Neuro-Oncology Cognition Measurement and Treatment

Cognitive skills can be measured using special tests to determine if someone has problems with thinking, emotions or behavior. The test results can help identify appropriate treatments to optimize the person’s cognitive functions. During an initial (baseline) evaluation, tests can be done to measure:

  • Cognitive Testing imageMemory
  • Attention/concentration
  • Mental processing speed (quickness in thinking)
  • Language skills
  • Executive functions (problem-solving, planning and organization skills)
  • Visual/spatial functions
  • Motor skills (the movement of muscles in the body such as moving the arms, hands, legs or feet)
  • Emotional functioning
  • Overall quality of life

Testing is also done to assess emotional problems a person may be experiencing, as well as his or her overall quality of life. The total evaluation lasts about one and a half hours, followed by an interview of the patient and family.

The same tests are conducted at follow-up visits at three, six, nine and 12 months. The tests are very sensitive, allowing David Sabsevitz, PhD to detect any changes that may have occurred between visits.

Testing will indicate if a person is experiencing cognitive/behavioral/emotional changes, the types of changes and the severity.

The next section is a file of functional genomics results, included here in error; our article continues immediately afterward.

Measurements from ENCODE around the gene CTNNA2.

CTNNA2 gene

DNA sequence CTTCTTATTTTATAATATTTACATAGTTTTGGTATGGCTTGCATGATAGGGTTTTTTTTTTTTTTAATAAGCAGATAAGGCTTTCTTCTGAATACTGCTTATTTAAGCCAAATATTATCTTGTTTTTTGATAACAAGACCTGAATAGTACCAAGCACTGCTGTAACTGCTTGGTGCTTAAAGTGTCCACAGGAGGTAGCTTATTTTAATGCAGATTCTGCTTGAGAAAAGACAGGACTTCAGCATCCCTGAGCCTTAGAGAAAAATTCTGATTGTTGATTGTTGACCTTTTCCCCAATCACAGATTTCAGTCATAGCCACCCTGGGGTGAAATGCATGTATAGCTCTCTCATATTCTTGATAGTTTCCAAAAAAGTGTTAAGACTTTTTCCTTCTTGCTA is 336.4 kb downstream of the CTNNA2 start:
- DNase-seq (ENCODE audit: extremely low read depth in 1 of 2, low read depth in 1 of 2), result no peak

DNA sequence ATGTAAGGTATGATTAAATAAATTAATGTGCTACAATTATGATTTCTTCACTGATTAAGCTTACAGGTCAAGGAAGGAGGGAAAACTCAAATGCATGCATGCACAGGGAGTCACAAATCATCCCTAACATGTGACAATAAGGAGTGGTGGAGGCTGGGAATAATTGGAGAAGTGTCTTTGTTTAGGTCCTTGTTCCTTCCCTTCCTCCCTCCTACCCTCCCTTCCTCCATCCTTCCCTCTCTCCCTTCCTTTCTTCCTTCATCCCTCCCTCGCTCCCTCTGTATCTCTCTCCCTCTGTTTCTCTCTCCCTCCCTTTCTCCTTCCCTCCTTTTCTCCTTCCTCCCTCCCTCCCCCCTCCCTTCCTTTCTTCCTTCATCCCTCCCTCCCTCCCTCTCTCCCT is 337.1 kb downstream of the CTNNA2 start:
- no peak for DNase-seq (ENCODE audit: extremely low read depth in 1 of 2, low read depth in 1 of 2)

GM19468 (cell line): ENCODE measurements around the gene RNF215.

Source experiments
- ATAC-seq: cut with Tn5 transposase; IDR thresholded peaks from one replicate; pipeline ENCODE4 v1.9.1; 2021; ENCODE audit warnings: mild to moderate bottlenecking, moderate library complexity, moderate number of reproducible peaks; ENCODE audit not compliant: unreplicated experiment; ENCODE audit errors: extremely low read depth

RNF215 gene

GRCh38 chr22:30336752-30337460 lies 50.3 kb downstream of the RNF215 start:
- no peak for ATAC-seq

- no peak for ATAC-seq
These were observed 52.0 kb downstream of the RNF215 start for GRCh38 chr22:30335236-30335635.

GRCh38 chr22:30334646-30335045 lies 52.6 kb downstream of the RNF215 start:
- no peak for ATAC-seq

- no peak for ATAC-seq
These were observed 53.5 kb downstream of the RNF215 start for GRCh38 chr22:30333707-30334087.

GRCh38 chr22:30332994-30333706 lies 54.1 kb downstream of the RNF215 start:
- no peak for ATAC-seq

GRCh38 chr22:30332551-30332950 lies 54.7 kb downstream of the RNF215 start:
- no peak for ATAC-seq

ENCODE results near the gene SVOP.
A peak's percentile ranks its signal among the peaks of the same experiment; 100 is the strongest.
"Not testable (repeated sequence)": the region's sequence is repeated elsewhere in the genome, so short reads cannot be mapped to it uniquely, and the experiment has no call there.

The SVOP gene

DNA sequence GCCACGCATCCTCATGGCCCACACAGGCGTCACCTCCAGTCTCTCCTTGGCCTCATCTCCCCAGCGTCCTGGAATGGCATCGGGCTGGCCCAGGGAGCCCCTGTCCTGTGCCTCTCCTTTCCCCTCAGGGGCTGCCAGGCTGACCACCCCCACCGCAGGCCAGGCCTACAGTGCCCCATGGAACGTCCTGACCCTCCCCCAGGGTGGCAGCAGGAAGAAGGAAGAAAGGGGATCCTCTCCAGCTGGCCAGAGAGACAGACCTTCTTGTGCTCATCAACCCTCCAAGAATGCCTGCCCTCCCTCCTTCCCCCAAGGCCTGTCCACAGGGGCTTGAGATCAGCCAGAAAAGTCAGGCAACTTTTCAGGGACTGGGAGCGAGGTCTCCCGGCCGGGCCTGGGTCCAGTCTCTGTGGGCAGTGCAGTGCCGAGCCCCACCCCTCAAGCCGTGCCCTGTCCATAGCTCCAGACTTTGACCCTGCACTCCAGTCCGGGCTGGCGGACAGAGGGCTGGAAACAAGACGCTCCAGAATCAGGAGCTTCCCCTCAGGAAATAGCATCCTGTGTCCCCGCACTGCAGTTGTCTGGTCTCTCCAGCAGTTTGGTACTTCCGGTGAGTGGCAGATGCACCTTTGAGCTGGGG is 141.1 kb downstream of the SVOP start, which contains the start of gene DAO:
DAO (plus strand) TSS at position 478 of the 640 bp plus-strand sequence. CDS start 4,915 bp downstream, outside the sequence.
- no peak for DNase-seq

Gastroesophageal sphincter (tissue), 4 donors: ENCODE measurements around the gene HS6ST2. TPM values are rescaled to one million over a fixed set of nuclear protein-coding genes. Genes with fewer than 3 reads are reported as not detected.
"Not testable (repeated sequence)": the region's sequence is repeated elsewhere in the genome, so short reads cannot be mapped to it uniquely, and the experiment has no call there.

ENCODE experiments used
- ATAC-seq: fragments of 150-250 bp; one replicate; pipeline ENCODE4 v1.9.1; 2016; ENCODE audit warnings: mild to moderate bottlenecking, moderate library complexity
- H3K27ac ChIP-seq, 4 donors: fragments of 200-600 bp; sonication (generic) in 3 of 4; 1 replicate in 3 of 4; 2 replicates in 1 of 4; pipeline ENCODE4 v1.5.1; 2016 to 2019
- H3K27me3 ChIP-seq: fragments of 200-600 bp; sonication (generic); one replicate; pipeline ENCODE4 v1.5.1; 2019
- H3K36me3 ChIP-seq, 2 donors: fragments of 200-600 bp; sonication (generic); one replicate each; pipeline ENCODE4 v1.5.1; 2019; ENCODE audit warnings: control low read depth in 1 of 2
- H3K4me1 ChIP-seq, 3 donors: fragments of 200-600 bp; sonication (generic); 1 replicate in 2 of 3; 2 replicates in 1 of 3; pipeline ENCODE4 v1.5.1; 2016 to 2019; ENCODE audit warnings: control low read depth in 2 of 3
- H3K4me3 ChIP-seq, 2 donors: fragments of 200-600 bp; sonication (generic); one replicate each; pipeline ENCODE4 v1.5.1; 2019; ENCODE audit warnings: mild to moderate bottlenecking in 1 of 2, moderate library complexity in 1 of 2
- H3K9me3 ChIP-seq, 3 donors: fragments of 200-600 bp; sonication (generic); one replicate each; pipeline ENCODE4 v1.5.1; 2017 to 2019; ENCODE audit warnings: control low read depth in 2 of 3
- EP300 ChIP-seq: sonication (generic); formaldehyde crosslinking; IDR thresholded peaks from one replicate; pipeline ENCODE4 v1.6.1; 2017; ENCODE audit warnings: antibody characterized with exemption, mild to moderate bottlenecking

Treatment for Cognitive Issues

Depending on the type of cognitive change a person experiences and the cause, different treatments are available. Medication, modifications in behavior, and lifestyle adjustments may be recommended to help with these issues.

Treatments may include:

  • Medication — various drugs may be prescribed to treat problems with attention, fatigue, memory and mood/anxiety.
  • Cognitive rehabilitation — a comprehensive approach to restoring cognitive skills by “retraining the brain.” Cognitive rehabilitation consists of exercises designed to help people relearn specific mental skills, replace lost cognitive functions with new skills and optimize control over emotions. Patients learn strategies to minimize or work around their cognitive problem. Treatment is individualized for each person, and family members are part of the rehabilitation program. A cognitive rehabilitation therapist provides cognitive therapy, and a speech therapist helps patients who have language problems.
  • Cognitive training, part of a cognitive rehabilitation program, is therapy aimed at improving or restoring a person's cognitive skills, such as remembering, paying attention, reasoning/understanding, organizing, problem-solving and decision-making. Patients learn ways to minimize or compensate for cognitive changes they have experienced.
  • Psychotherapy and/or supportive counseling — professional therapy and supportive counseling can help cancer patients cope with a variety of emotional issues. Family therapy is also available.
  • Patient and family education — Medical College of Wisconsin neuropsychologist David Sabsevitz, PhD, spends time educating patients about their specific cognitive problems and treatment options. Patients often feel “validated” when they learn there’s a medical reason for their cognitive problems and their concerns are not imagined. He also educates family members about the cognitive changes their loved one is facing and ways they can help to minimize problems.

Treatment recommendations are made based on each person’s specific needs, and treatment options are discussed with each patient’s referring physician and Medical College of Wisconsin team members involved in the patient’s care.